Bedsstratifications layers in sedimentary material o Bedding a fundamental

Bedsstratifications layers in sedimentary material o

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Beds/stratifications= layers in sedimentary material o Bedding= a fundamental characteristic of sedimentary rock Beds are >1 cm thick Laminae/laminations are <1 cm thick 20. Bounding surfaces represent: Abrupt change in composition, non-deposition, Erosional surface 21. Beds: tabular vs cross bedding o Planar/tabular bedding= internal structure are parallel to the bounding surfaces Formed by migration of large scale, straight-crested ripples and dunes o Cross bedding= internal structure are at an angle to the bounding surfaces 22. laminations, massive, graded o laminated bedding= produced by rapid change in depositional conditions (such as grain size, content organic material, mineral composition) contain parallel laminae, <1 cm thick formation: settling of fine-sized particles from suspension traction transport of sand in water at high flow velocity o massive bedding= beds that appear to be homogeneous and lacking internal structures very rapid deposition from suspension of very highly concentrated sediments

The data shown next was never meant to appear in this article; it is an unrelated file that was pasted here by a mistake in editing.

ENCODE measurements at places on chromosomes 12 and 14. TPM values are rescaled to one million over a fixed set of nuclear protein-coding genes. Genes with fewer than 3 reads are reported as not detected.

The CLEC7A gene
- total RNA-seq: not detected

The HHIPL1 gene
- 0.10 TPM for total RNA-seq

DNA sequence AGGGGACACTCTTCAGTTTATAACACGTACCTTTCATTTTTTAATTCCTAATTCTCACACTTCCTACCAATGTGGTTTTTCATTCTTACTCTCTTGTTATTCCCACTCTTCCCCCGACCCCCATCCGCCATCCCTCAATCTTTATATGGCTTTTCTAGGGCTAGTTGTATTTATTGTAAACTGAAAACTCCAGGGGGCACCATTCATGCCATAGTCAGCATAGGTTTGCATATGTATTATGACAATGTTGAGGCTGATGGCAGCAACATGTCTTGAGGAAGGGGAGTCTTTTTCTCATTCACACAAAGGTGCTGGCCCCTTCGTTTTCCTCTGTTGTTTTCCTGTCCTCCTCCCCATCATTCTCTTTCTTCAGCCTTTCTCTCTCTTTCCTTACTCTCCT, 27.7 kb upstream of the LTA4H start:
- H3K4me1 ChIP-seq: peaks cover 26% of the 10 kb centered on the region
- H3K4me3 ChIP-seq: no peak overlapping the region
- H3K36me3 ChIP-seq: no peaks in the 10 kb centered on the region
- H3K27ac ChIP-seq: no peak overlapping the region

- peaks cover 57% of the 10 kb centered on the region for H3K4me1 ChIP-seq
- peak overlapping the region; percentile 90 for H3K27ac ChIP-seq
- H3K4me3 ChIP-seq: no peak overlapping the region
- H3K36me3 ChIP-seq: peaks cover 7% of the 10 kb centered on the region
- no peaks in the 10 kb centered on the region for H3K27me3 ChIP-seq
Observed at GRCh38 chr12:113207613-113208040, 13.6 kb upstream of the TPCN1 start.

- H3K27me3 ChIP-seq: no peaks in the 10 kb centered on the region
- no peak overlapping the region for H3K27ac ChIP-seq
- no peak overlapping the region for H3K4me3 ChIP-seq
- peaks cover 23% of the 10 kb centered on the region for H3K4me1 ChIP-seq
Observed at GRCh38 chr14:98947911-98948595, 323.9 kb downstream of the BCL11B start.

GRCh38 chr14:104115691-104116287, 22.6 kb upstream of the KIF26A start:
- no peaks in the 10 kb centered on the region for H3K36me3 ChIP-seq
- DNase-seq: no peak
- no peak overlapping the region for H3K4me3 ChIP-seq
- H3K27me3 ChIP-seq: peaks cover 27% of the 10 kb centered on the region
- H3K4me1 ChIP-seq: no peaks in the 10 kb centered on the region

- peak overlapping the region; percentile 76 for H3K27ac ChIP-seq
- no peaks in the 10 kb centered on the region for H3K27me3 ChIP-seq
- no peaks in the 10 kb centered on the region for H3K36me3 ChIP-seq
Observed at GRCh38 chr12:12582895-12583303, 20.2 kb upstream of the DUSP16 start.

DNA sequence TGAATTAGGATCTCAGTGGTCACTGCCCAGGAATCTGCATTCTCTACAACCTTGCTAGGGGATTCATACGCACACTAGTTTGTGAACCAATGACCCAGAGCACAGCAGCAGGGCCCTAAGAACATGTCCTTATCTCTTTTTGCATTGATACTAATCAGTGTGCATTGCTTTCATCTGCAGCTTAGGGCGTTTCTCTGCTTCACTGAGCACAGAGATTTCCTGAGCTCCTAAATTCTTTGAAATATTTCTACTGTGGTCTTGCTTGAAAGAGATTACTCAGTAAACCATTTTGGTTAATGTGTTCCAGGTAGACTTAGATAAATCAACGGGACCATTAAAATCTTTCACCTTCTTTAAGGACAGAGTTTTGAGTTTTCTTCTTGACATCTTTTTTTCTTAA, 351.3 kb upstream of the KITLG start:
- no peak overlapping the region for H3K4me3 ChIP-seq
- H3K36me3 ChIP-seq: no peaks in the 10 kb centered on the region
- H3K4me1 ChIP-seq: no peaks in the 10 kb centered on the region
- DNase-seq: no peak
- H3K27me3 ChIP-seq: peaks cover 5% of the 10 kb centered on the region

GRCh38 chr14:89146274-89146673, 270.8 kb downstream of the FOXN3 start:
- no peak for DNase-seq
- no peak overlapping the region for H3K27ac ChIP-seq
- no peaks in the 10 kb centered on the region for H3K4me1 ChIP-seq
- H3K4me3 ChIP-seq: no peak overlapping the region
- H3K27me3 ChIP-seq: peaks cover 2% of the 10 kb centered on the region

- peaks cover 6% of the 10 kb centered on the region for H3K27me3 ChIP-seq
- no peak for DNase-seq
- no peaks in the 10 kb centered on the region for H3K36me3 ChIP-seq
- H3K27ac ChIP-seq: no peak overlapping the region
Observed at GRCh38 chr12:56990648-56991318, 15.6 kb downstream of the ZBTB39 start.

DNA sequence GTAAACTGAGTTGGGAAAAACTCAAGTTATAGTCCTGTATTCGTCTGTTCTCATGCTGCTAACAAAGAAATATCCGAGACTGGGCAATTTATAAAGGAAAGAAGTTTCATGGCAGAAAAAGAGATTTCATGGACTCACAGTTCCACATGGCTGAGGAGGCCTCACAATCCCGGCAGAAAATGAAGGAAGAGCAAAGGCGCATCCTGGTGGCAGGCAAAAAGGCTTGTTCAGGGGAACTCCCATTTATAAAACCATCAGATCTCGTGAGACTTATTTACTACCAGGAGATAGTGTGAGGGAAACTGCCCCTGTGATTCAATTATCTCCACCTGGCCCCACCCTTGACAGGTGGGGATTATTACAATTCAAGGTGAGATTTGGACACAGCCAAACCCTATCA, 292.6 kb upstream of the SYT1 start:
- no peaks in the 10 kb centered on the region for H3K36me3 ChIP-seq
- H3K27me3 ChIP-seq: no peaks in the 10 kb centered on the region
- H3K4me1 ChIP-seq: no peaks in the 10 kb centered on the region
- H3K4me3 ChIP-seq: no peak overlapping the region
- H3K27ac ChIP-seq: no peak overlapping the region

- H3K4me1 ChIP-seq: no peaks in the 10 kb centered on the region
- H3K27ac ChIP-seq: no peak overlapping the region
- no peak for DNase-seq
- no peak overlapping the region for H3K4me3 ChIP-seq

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sediment gravity flow o graded bedding= characterized by distinct vertical gradations in grain size normal grading= fining upward due to deposition from suspension or decrease in flow velocity inverse grading= coarsening upward due to change of coarse material supply, debris flow, increase in flow velocity 23. cross bedding: planar, trough, climbing ripples, herringbone, flaser/lenticular, hummocky (know the differences: how they are formed/depo env, and be able to identify in a picture) o cross bedding= internal structure are deposited at an angle to the bounding surfaces formed primarily by migration of bedforms o trough cross bedding= have bowed bounding surfaces view parallel to flow direction formed by migration of large scale, curve-crested ripples and dunes o climbing ripple cross-lamination = when sedimentation rate is really high, ripples can aggrade (build upward). They climb up the backs of the previously deposited ripples indicated waning flow conditions and rapid sediment fallout from suspension common in delta environment, also found in fluvial settings, turbidites o herringbone cross stratification= alternating layers of cross-beds dipping in opposite directions in sandstone formed in intertidal zones by tide= area that is above water at low tide and under water at high tide o flaser cross stratification= thin streaks of mud occur between sets of cross-bedding sandy sediment o lenticular cross stratification= lenses of sand in a muddy matrix incomplete sand ripples covered with mud tidal flats o hummocky cross stratification= undulating sets of swales and hummocks (circular to elliptical) in fine sandstone to coarse sandstone in cross section: gently convex-up lamination in the hummocks formed by large storm waves in shallow marine environment 24. bedform cross section terms: lee side vs stoss side o stoss side= upstream/windward face, gentle slope o lee side= downstream face, fairly steep slope 25. bedform type and flow regime 26. flow direction (paleocurrent) from the forests of cross bedding 27.
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